Threat to children's centres a social "time bomb"
PLANS to close children's centres in Somerset have been described as a "ticking bomb" and have sparked serious concerns about the future of children's services at the Balsam Centre in Wincanton and its satellite branch in Castle Cary.
Somerset County Council is consulting people who use the current 41 centres. Under the proposals, 14 would remain exclusively as children's centres and up to 13 would be shared with other services. Remaining centres would be at risk of closure.
Ofsted rated the authority's child protection services as inadequate earlier this year.
District councillor Henry Hobhouse, who fought to secure a children's centre in Castle Cary, said the loss of vital parenting advice and moral support provided by local centres could result in a serious long-term rise in crime and antisocial behaviour.
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"The most fundamentally important part of a child's life is the first 18 months. These centres equip young people with parenting skills that could ultimately stop their children going off the rails," he said.
"There is also a great social side. New families visit these centres, discuss their problems and are offered ways of working them out - it's like an extended family.
"The problem is that many of the benefits are not quickly identifiable so it's an easy cut for the council to make in the short-term."
Parent Chris Hill has started a petition to safeguard children's centre services at the Balsam Centre. He fears that the county council's questionnaire will find areas such as Yeovil, Bridgwater and Taunton to have a greater need despite the high demand for services in the local area.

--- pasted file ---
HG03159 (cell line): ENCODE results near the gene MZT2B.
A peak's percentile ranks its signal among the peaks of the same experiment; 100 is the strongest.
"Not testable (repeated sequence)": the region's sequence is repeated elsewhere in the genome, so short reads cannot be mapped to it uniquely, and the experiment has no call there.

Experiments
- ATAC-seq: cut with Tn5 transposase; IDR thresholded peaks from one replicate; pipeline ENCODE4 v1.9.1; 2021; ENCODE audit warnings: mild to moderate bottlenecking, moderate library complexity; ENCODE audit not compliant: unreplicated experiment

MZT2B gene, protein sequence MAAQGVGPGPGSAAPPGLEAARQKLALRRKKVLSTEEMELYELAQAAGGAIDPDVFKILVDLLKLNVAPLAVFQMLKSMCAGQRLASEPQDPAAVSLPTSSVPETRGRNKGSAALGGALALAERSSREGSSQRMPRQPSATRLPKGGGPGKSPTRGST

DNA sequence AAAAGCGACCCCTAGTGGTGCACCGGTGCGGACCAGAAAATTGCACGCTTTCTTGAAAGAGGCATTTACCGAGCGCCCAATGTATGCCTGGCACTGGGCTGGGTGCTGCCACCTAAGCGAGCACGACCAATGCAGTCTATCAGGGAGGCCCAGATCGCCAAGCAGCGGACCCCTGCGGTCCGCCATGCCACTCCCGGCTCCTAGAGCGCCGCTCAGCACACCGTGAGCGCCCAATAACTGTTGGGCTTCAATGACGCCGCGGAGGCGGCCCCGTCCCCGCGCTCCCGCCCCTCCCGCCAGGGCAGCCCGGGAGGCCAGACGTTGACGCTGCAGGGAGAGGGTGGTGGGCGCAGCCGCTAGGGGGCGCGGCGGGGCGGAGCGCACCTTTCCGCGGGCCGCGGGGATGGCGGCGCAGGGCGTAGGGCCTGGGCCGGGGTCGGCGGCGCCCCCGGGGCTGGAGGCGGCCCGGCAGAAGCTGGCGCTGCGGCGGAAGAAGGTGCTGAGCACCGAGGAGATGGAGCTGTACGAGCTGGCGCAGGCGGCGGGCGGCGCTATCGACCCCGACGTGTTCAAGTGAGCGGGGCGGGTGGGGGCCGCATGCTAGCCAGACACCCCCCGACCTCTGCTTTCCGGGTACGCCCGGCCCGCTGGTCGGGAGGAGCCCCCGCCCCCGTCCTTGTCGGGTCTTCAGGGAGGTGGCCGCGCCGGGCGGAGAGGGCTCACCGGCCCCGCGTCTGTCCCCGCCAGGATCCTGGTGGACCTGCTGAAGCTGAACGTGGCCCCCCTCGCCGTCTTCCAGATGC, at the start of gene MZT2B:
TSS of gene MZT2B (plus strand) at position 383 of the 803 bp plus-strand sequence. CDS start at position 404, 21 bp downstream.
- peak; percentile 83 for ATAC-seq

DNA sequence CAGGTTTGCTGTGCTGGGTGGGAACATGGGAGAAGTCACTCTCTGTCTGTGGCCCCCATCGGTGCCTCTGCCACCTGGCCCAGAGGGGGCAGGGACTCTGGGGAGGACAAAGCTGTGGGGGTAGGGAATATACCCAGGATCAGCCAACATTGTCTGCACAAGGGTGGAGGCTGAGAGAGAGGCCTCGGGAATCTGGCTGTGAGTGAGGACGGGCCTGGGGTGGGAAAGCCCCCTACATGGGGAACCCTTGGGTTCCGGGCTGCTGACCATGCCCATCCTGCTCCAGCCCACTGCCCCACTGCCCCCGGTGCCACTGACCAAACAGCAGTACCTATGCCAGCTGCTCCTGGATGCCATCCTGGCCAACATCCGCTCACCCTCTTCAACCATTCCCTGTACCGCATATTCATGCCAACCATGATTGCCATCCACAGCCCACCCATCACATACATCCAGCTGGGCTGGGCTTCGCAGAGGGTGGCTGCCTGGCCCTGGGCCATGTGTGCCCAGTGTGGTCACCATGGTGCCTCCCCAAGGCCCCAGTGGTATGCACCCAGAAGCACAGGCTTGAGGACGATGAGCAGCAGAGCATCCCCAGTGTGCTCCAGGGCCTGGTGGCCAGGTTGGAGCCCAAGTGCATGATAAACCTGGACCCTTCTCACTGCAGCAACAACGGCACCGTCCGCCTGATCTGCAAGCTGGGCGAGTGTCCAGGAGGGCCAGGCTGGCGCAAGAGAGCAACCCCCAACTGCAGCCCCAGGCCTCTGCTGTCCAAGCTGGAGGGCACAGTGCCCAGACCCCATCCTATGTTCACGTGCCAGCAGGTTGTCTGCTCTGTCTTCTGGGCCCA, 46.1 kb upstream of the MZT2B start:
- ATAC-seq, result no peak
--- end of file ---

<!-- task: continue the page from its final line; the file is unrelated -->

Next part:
The petition can be signed in shops throughout Wincanton and also on Facebook at Save Wincanton's Children's Centre.
So far, more than 500 people have put their name to the campaign.
Mr Hill, who works as a teacher, explained that support from the Balsam Centre saved his family when his wife was suffering with depression following complications during pregnancy five years ago.
"Our family probably wouldn't be together now if it wasn't for the Balsam Centre," he said.
"We are not classed as a family in need because I work full time in a good job, own my own home and am not known to social services. However, during the time of my wife's pregnancy and in the first months of my daughter's life we were in serious need of help.
"The Balsam Centre was amazing and I will never be able to repay that gratitude. They saved our family and I know they have done the same for countless families, and will go to the ends of the earth to help and support anyone in need."
Mr Hill has written to local councillors and MP David Heath, stressing the value of local children's services and urging decision makers to take into account the impact of hundreds of new families moving into new developments in the local area.
He has also questioned the integrity of Somerset County council's survey, suggesting that some of the questions are loaded and that very few service users have been made aware of the consultation.
"The council seems very unwilling to publicise it," he said.
"I feel they have already made their decision and are just trying to validate it."
Tim Carroll, chairman of the board of trustees at the Balsam Centre, said: "Our future is in the hands of the county council.
"All of the courses we run from the centre are oversubscribed, so the demand is definitely there, and last year we expanded the nursery provision, which is a core part of our activities.
"There would be a significant effect if there was any change in the situation.
"We appreciate the support that people show us. We do urge people to make their representations not just through the survey but also through their councillors."
A spokesman for Somerset County Council said its consultation has been promoted through children's centres and children's services staff, and that views were also being sought through focus groups and a telephone survey of a sample of families.
Councillor Frances Nicholson, cabinet member for children and families, said: "No decisions have been made. We want as many people as possible to give us their feedback so we can understand their thoughts and priorities.
"We need to make sure children's centre services are organised and operating in a way that gets the support to the people who need it most in the most effective and efficient way."
The consultation can be viewed online at www.somersetconsults.org.uk